A long, strange Trip
By Carl Kozlowski
Growing up is great. You make more money, have a better understanding of people and learn to appreciate the finer things in life. Growing old, though, sucks. Not just physically. I’m talking about the emotional toll it takes when you realize that your best work may be behind you, that your career wasn’t quite what you’d hoped for, that your ambitions may never be fulfilled and that there are a lot of younger, fitter, better-looking people in your rearview mirror. They might not have your maturity or experience, but they don’t yet know that life experience and sophistication is important, and they don’t give a shit about yours.
If that sounds familiar, then I have two things to say to you. First, you should probably check out Michael Winterbottom’s new film The Trip, because it may well strike a chord. And second: I’m sorry.
The Trip reunites Winterbottom with Steve Coogan and Rob Brydon, both of whom starred in the director’s Tristram Shandy: A Cock and Bull Story. Again, they’re playing exaggerated versions of themselves, although it’s questionable how embellished these characters actually are. For the uninitiated, both are British comics and impressionists who’ve known each other a very long while. Each owes his fame, in part, to the other. In the film, Coogan’s been contracted by a newspaper to spend five days touring the English countryside sampling fine restaurants. His girlfriend, Mischa (Margo Stilley), cancels, so he reluctantly phones Brydon, and the two spend the next several days traveling together and eating lovely meals.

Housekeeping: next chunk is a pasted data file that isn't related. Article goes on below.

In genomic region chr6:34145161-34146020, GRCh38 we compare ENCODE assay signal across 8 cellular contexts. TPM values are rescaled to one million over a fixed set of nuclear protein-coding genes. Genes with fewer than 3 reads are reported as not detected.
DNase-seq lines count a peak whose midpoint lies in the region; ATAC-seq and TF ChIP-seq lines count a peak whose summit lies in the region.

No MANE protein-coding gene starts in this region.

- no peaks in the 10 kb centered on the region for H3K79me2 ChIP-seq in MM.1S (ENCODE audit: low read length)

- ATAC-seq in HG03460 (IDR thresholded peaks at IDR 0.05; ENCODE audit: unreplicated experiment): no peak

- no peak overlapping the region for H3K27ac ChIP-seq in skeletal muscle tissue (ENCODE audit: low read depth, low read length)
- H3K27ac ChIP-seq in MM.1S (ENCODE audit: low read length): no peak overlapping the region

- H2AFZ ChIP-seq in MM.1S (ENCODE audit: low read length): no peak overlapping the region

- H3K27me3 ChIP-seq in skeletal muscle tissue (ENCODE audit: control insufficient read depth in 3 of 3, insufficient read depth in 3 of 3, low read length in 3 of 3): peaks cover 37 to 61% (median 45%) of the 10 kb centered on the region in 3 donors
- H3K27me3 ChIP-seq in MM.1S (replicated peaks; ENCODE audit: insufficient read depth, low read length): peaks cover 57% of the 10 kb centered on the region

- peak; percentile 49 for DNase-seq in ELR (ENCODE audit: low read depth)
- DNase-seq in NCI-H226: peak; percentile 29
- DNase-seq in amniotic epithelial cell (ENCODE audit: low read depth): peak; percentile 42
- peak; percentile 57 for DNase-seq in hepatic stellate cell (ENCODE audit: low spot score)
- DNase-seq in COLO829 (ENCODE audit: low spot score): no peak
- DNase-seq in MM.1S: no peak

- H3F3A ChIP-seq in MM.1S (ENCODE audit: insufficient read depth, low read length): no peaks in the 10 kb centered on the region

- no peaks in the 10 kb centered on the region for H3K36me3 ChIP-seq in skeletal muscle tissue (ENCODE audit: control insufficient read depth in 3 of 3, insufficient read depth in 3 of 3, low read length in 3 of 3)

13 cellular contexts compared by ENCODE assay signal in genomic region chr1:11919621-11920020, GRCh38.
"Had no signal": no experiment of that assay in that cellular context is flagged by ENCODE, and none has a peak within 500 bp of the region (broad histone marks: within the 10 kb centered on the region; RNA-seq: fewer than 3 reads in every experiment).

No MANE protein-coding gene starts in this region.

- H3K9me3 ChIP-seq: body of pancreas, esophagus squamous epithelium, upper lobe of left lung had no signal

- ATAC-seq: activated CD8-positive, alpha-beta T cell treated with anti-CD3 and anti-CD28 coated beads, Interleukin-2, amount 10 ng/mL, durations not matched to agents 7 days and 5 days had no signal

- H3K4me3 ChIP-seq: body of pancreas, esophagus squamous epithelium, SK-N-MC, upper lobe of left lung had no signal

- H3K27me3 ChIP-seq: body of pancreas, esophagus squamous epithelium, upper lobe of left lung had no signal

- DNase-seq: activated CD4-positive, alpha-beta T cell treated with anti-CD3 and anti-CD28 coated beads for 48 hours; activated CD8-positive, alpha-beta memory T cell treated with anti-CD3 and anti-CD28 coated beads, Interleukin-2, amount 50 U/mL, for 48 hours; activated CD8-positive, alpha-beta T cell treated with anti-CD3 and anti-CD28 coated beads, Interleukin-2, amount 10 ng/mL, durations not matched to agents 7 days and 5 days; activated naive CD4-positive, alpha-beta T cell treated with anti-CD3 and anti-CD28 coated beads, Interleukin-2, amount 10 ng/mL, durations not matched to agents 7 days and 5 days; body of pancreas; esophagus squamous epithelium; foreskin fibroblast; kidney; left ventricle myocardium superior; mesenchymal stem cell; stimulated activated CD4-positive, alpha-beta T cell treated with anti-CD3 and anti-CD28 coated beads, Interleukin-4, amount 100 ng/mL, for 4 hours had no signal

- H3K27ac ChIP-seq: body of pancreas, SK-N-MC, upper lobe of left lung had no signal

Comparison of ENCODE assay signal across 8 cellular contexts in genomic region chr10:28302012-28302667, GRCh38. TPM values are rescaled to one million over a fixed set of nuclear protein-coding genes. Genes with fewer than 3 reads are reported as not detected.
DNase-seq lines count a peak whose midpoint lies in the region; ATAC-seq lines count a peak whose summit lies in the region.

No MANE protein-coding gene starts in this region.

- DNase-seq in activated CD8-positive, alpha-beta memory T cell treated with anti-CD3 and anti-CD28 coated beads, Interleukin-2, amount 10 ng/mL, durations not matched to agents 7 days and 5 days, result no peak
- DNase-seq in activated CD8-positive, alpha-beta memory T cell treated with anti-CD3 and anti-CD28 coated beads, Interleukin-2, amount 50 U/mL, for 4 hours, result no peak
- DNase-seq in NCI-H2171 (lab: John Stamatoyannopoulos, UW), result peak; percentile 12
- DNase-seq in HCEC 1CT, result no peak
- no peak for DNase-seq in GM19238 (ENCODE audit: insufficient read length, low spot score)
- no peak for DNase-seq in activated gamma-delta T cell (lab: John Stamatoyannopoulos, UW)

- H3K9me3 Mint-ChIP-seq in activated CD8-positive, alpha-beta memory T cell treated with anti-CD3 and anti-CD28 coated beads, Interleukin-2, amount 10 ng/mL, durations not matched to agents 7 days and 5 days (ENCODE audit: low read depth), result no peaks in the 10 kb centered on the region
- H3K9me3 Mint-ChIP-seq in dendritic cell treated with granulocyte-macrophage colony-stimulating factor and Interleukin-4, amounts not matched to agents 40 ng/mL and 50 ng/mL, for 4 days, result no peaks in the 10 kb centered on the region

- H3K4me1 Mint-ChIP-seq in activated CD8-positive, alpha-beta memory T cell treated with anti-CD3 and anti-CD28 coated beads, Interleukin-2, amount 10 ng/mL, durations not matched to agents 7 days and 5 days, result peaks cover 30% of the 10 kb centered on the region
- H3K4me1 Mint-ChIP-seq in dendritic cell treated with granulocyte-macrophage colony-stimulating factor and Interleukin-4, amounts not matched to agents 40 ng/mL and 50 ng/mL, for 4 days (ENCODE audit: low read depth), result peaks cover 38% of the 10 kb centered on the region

That’s it. Well, mostly. There’s considerably more than just the food in The Trip, which has been culled together from a TV show the trio put together. Largely improvised, Coogan and Brydon have chemistry that veers back and forth between warmth and chilliness.
Coogan, a very funny man whose Hollywood career seems to have been overtaken by Russell Brand, is acerbic and often quite mean to Brydon, determined as he is not to enjoy the excursion. He’s lonely and angry, someone who believes in his own talent but is unable to find satisfying outlets for it. Brydon, by contrast, has seen his own star rise in England, and he’s able to let Coogan’s nastiness roll off. At the same time, he can’t help but try to entertain, constantly breaking into impressions of Michael Caine, Sean Connery, Anthony Hopkins and so on.
The two constantly battle for superiority amid their opinions on a certain celebrity, in ways that are hilarious because both feel competitive and real. Neither of these men is the superstar he might have once hoped to be, and as their journey continues, they’re confronted with the success or failure—or moral failure—of the other.
The Trip is a small, sophisticated movie that should be placed on the list of classic foodie films, if only the two could be bothered to swoon over their meals in the same way the audience does. But that’s sort of the point—they’re on this trip to eat, but Coogan, like anything else in his life, can’t be bothered with what’s in front of him, and Brydon, thrilled with his meal as he might be, is almost unable to appreciate it unless he’s discussing it in someone else’s voice.
Does that sound slow and weird? It should, because it is. And yet, both Coogan—who’ll be recognized as “Oh, that guy!” to those unfamiliar with his name—and Brydon are so enjoyable that an extended vacation with them feels like pulling up a chair to the table. You don’t always like Coogan, but it’s easy to understand and sympathize with what he and his mate are going through, especially if you’re among the ranks of those of us growing old.